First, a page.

Lockdown looks: What I really wore at home
Every day, when I get dressed, there is something new I’m interested in wearing.
Not necessarily new clothing, but a new outfit, a new combination of colours, perhaps a mixing of styles. And sometimes just a combination that feels new, because it’s been a while since I’ve worn it.
What shorts could that knitted T-shirt go with? Does a pink oxford work with paler shades of green? What polo shirts have I just got out of storage?
Perhaps I’m unusual in this respect, but it’s a big part of the pleasure of wearing clothes, for me. It’s creative and stimulating.
And I was pleased to find it persisted, even during two months of lockdown.
For nine weeks, I barely went anywhere other that local shops and parks.
At the beginning of the lockdown in England, I wrote a post describing what I normally wear when working from home. But that was just for the odd day - would it be the same over such an extended period?
Fortunately, yes. I didn’t resort to a T-shirt and tracky bottoms. I didn’t stay in pyjamas from morning to night.
Partly because I needed to work still, the same hours, every day. And getting dressed does keep me motivated - as described in that post.
But also because getting excited about clothes was stimulating - when it was sorely lacking elsewhere. With no travel, and no shops, it was great to be able to play with my wardrobe.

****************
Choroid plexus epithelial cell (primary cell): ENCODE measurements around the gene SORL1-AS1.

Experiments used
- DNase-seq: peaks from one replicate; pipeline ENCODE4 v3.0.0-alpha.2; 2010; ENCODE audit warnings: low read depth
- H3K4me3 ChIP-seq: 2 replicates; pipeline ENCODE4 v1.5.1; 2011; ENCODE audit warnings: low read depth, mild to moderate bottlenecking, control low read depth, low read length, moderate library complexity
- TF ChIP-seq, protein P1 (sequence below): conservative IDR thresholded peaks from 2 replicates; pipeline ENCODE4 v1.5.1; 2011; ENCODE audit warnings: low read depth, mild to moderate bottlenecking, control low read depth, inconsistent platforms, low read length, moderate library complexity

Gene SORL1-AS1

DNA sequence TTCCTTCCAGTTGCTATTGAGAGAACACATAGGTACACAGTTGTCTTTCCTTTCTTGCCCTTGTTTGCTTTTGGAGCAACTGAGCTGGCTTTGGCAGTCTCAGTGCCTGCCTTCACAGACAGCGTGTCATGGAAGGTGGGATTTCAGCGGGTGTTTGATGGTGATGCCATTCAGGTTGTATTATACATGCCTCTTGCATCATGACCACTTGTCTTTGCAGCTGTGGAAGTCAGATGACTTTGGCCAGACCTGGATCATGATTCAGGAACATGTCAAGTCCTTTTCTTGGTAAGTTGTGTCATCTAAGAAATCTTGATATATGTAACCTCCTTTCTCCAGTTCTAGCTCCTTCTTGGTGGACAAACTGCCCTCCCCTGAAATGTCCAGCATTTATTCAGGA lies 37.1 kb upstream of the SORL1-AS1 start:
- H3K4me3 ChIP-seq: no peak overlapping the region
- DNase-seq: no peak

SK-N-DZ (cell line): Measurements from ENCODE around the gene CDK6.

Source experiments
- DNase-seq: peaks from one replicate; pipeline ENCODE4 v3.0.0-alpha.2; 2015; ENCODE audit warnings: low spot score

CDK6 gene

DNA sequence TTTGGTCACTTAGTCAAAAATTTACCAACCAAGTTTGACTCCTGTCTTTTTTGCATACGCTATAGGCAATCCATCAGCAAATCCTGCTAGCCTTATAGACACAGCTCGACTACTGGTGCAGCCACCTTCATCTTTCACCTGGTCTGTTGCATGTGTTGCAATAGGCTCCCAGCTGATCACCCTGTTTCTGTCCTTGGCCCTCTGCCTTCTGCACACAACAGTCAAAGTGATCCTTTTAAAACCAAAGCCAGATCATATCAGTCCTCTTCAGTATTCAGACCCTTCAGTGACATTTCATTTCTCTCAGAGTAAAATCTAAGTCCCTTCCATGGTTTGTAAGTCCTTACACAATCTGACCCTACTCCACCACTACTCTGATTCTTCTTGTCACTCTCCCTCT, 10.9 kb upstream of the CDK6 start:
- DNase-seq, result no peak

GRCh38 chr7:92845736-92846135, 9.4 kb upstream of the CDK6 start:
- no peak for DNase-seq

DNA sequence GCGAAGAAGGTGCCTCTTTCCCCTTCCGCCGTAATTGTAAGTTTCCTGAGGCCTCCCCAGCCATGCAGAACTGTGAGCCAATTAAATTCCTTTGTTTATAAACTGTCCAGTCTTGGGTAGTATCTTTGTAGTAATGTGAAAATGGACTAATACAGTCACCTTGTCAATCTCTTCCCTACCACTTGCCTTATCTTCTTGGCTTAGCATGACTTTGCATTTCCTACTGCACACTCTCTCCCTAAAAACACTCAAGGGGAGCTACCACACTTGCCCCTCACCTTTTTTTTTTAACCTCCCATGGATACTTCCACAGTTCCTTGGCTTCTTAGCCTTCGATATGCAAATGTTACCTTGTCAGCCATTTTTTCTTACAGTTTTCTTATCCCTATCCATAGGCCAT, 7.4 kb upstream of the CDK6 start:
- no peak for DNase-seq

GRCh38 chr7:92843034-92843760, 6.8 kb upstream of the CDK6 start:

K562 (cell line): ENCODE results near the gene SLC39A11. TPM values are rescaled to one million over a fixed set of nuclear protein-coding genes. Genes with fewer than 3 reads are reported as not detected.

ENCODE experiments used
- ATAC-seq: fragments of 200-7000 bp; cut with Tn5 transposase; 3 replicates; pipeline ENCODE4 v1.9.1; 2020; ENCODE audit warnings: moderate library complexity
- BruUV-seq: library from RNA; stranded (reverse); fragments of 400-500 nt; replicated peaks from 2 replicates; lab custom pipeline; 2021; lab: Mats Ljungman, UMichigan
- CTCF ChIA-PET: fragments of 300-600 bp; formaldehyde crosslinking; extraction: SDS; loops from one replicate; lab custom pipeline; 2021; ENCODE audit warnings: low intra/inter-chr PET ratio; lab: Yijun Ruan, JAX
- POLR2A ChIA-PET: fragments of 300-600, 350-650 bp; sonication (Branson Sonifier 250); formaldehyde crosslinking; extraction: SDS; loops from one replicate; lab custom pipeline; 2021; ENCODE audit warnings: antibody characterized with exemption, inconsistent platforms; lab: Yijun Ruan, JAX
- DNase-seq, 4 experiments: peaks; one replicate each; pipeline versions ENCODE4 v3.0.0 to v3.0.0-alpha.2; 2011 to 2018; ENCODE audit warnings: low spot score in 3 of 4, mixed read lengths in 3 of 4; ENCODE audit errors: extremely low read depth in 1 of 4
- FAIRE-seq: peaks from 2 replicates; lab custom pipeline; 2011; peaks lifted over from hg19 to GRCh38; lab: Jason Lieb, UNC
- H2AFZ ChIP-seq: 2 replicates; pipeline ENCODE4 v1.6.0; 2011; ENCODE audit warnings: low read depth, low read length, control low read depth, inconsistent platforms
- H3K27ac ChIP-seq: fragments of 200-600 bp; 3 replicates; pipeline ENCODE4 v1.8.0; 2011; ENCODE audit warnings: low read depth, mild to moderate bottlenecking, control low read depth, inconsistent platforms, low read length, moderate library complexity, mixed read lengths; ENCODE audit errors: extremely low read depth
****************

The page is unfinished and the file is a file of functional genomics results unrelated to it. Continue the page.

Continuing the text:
In this post, I’ve highlighted some of the outfits, in order to illustrate what I found interesting.
They are all mirror selfies, taken unceremoniously in the bathroom, and would normally only be for my own reference - or perhaps a short-lived Instagram story. So please forgive the quality and lack of details.
My normal working-from-home wardrobe could be summarised as a shirt, jeans or other cotton trousers, and some kind of knitwear/overshirt.
A jacket feels too out-of-place at home, and even tailored wool trousers seem odd.
Knitwear was where it got interesting. In fact, most outfits revolved around combinations of shirt, knitwear and trouser. Those were the variables.
The absolute standard, the stone-cold classic was jeans, blue oxford and navy crewneck (pictured top).
But I discovered I particularly liked a pink oxford in that combination (above). And black-suede slippers worked, then, where they didn’t with the navy. I guess because of the sharper contrast between pink and navy.
I also found the looks tended to divide into a few genres - a few paradigms - of casual style.
Although there were mixtures, most could be categorised as either Ivy, workwear, or modern/tonal.